Staunton, August 28 – The war Vladimir Putin has launched against Ukraine will not be limited to that country, a reality that “the banal Chamberlains” of the West today have failed to recognize and respond to and that the world will suffer from as a result unless and until a new Churchill emerges, according to a Russian commentator.
Andrey Ivlyev, who writes for the Noviy Region news agency, says today that Putin’s seizure of Crimea and his intervention elsewhere in Ukraine has angered Western leaders but not led them to recognize the true nature of the threat he poses or to take actions to block it (http://nr2.com.ua/publications/Ekspert-Nachataya-Rossiey-voyna-Krymom-YUgo-Vostokom-Ukrainoy-ne-ogranichitsya-78773.html).
Putin’s actions “have become possible” in large measure as a result of Europe’s dependence on Russian gas and its “cynical” willingness to try to engage in peacemaking with someone who has shown himself to be an aggressor who shamelessly lies and is seldom if ever called for that.
“History is repeating itself,” Ivlyev says. “Over the course of 70 years of well-being, Western leaders have degenerated into banal Chamberlains. The world is waiting for the appearance of a new Churchill.” If that does not happen, “mir” in both its meanings – “the world” and “peace” – “will come to an end.”
It is “already obvious to everyone that Russian aggression is the result of the geopolitically pathetic nature of Western leaders” who view money as more important than “law, conscience and honor.” What has happened in Ukraine already is horrific; “but this is only a pittance compared with what awaits the world tomorrow.”
By its pathetic failure to respond with anything more than economic sanctions, he continues, “the Western countries are in fact pushing the Putin criminals to carry out serious military crimes.” And it is now clear that “sanctions are a fake which are not capable of stopping the fires of the war which has already begun.”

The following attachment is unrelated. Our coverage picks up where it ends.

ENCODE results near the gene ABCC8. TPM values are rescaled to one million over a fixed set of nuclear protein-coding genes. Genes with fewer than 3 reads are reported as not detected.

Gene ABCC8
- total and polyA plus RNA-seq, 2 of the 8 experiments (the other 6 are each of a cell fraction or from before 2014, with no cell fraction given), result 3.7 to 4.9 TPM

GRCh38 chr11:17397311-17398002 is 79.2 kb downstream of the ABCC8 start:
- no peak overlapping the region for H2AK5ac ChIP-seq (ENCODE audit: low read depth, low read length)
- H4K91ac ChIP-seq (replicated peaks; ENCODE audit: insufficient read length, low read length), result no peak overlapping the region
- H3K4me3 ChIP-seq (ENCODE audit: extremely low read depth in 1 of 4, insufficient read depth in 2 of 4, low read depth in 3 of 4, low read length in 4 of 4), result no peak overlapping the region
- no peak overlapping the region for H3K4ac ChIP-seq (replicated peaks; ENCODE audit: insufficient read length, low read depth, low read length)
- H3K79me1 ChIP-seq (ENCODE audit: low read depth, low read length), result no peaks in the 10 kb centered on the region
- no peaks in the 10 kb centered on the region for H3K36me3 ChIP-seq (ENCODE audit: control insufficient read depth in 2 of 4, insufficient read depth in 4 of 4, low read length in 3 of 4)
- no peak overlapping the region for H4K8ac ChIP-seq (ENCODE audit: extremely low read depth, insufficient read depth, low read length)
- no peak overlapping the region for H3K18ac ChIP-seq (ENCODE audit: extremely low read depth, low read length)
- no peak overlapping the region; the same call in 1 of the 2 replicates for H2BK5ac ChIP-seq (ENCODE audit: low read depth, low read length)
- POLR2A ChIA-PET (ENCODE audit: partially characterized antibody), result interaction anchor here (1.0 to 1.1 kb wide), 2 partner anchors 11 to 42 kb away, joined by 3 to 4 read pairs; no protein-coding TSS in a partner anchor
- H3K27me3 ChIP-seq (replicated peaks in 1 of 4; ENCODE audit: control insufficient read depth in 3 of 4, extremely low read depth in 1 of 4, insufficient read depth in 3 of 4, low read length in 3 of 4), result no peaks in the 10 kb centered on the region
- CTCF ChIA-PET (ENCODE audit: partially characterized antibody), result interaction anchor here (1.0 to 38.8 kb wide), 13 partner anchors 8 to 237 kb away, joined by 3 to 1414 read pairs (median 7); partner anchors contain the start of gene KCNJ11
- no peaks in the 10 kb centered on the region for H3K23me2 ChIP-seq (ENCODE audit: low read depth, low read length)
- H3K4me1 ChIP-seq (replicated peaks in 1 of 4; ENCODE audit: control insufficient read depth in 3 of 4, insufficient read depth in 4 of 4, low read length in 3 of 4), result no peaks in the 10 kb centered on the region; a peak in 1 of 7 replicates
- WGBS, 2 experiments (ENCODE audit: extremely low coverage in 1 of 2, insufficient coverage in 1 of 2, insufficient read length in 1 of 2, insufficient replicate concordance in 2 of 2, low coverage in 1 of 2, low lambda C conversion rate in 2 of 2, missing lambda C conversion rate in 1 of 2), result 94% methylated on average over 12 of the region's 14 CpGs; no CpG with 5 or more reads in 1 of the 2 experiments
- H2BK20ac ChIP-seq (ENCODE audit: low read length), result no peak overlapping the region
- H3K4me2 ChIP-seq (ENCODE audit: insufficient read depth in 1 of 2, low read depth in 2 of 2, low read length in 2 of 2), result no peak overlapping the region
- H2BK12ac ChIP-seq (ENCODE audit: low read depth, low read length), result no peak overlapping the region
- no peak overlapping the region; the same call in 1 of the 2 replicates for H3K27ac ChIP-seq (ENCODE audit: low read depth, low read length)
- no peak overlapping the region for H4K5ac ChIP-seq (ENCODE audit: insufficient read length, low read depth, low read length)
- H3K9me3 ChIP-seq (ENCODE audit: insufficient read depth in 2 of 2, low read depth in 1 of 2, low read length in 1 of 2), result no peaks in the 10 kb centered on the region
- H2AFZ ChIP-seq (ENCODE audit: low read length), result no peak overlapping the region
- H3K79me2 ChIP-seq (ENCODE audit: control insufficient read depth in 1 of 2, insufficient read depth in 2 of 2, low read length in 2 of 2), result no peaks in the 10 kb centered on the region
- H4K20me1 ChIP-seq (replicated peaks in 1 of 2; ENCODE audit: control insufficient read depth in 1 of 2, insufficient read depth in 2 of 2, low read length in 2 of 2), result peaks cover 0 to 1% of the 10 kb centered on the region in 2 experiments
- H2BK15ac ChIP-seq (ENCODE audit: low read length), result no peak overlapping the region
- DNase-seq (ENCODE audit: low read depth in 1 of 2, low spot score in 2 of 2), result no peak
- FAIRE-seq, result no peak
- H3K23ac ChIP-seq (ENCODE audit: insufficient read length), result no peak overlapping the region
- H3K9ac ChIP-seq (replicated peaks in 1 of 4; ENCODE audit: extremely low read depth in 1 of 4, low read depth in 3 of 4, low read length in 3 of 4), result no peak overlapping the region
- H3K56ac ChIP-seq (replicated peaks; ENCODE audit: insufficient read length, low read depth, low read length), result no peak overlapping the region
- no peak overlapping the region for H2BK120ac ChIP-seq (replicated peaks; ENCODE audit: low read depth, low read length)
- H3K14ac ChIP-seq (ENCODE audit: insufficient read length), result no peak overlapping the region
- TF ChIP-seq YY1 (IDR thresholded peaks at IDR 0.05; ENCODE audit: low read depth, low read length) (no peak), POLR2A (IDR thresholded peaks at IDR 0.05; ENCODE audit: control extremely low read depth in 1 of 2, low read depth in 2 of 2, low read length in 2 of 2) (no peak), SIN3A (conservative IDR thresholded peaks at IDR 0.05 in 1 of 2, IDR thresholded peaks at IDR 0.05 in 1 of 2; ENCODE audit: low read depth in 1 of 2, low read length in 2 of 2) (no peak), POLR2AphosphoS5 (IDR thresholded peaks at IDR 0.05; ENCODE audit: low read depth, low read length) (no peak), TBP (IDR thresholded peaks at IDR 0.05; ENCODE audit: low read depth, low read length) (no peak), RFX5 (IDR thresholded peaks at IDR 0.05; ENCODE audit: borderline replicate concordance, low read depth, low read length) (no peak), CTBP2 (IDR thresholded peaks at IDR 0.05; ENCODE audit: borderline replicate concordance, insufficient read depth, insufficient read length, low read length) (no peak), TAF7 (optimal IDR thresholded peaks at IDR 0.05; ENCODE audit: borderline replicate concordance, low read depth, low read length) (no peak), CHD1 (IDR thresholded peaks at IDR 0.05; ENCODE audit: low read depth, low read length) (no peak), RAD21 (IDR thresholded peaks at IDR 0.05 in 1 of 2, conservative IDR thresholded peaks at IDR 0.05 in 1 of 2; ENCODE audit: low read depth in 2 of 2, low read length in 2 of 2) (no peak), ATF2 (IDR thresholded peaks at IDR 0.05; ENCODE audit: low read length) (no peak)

Everyone is aware that Ukraine by itself “is not capable of opposing the military might of Russia” and that the West has condemned it to defeat by its “demonstrative inaction.” This Western “policy” is “in every respect immoral,” especially given Western expressions of “concern” about what is going on which in turn are a reflection of “banal hypocrisy and exceptional cynicism.”
“The blame for the continuation of Russian aggression in Ukraine lies in full measure on the West” which its “beautiful and correct words” have done nothing to conceal “the traitorous nature” of its failure to act against Putin and Russian aggression, Ivlyev says.
“But,” as he points out, “the earth is round, and a time will come when understanding will come as well. Only the price of this understanding,” just like 70 years ago, “will be very high,” yet another confirmation of the truth of the ancient observation that “the most expensive thing on earth is stupidity because one has to pay for it most of all.”
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